As a woman in advertising in the 60s and 70s, I’ve been called a real-world Peggy Olson. In the finale of Mad Men, I think Peggy will become a creative director. When I became a creative director at Olgivy in the early 70s, I had men working for me as well as women, and there was really no problem. But I think it’s going to be important for Peggy to soften a little. She’s scrambled her way up and had to develop a tough hide, but I think she’ll do just fine.
Mad Men gets a lot right. The look and feel— you can almost smell the cigarettes—is right. But it’s carried a little far. I don’t think men were hitting on women so overtly. When a new secretary arrived, you didn’t get 12 men gathered around her, but you did get glances. I don’t remember any bottles of booze coming out at 10 in the morning, but certainly at 5 in the evening if we were working late.
There were indeed the three-martini lunches. Men took part in that, and they did happen every day. Women didn’t—in part because we couldn’t afford it because we being paid 50 to 60% what the man in the next office was. It was also a matter of calories. And we also had a firmer work ethic: Someone had to be in the office at 2 o’clock. The senior men had couches in their office and could take a nap.
The senior men also had the most amorous relationships in the office: They had offices with doors that locked, and couches. I wasn’t aware of any industry except the world of advertising where sex was so prevalent. There was a lot of adultery and sex going on, in the office, at night when people were working late, and in hotel rooms near the agency.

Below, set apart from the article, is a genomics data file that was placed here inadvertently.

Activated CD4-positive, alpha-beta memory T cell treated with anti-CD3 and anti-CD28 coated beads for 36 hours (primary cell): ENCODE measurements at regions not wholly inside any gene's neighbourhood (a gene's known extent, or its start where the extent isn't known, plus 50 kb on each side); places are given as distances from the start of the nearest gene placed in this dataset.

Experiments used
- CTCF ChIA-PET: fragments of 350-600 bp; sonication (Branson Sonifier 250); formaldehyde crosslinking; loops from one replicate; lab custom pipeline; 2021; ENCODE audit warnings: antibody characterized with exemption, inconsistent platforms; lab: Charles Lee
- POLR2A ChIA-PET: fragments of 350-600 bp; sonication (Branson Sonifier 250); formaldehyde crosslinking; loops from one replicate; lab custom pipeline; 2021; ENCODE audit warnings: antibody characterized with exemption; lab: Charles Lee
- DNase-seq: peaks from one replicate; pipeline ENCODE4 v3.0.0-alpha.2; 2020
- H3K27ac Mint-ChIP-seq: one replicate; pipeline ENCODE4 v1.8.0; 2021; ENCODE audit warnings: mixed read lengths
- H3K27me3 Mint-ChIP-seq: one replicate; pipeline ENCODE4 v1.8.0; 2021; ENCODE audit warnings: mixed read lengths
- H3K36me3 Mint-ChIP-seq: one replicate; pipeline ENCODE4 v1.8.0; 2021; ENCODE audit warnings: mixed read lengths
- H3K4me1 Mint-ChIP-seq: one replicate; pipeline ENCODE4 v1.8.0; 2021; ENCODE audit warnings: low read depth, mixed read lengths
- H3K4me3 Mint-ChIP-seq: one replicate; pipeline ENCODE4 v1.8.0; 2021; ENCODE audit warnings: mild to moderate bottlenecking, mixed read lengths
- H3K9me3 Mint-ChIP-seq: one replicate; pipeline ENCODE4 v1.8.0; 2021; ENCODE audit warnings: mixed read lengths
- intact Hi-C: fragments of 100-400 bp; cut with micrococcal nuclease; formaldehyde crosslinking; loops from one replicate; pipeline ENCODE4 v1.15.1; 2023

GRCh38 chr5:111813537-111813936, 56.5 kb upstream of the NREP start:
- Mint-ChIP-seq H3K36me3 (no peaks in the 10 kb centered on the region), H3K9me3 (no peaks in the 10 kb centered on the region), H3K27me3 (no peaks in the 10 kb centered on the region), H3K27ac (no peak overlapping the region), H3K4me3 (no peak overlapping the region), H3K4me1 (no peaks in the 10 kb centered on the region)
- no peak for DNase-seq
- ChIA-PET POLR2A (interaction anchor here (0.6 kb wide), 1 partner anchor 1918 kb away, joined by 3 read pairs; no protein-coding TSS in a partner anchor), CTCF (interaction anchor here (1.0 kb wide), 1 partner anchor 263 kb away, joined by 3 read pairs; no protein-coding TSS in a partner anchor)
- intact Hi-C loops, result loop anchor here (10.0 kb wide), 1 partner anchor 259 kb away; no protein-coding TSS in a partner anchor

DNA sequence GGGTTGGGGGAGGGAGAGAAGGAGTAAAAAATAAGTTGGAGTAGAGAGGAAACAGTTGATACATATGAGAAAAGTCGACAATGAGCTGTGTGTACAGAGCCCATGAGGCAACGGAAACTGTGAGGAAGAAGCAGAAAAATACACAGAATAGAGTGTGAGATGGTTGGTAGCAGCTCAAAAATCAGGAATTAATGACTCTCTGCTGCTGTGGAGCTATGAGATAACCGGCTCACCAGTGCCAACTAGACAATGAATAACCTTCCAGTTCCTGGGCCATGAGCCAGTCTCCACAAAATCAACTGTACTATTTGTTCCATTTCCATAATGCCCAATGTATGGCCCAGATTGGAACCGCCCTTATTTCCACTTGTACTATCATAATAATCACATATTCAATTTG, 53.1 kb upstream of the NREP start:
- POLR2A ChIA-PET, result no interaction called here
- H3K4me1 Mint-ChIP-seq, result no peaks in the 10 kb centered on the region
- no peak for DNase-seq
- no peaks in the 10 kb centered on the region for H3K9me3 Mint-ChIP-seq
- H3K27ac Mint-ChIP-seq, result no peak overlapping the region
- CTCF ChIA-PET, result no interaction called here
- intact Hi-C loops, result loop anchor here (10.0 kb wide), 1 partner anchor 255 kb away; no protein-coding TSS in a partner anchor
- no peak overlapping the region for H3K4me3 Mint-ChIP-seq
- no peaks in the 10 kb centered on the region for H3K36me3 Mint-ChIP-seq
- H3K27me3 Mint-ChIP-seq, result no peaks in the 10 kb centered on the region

We women copywriters and account executives were so grateful to be allowed into this male world that we didn’t feel that we were being treated badly. Mad Men has women such as Joan realize they’re being ill-treated. But I think it took us a long time. There were a lot of protest movements—the Civil Rights Movement, the Gay Rights Movement—before women began to think that we’d better do something about our status. It wasn’t until the end of the 1970s that the women’s rights movement raised its head.
I remember one time when we were representing Maxim Coffee, the world’s first freeze-dried coffee, and Patricia Neal, the Academy Award winning actress, was our spokeswoman. I wrote commercials for her where she’d say, “I think Maxim is a wonderful coffee. But more important, my husband thinks so, too.” I look at that commercial now and I think, “Oh my God, Did I write that drivel?” But that’s the way the world was. Advertising at its best mirrors society. It doesn’t lead society.
Only about 3% of the creative directors in advertising are women today. You know the advertising slogan, “You’ve come a long way baby”? I don’t think we’ve come such a long way as we think, baby.